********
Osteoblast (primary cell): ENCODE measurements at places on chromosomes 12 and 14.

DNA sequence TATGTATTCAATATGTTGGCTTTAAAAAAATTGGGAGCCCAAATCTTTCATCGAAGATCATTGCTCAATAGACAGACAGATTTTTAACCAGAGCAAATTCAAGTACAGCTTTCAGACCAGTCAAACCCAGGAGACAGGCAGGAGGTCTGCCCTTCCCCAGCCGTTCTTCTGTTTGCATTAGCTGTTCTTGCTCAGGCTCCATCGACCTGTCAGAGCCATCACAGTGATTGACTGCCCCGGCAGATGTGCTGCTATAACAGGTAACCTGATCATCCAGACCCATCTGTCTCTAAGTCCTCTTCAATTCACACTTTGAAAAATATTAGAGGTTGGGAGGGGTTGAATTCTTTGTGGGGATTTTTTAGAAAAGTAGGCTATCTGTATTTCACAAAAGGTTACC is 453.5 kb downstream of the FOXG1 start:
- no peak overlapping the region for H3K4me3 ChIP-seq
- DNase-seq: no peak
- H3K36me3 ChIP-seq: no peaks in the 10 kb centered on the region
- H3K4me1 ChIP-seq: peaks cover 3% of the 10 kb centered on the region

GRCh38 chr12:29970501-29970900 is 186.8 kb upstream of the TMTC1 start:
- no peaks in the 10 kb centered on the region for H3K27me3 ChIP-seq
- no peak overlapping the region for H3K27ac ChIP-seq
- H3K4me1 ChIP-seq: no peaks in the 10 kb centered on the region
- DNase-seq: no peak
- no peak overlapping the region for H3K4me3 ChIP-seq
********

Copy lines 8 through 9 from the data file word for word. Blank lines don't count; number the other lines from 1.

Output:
- no peaks in the 10 kb centered on the region for H3K27me3 ChIP-seq
- no peak overlapping the region for H3K27ac ChIP-seq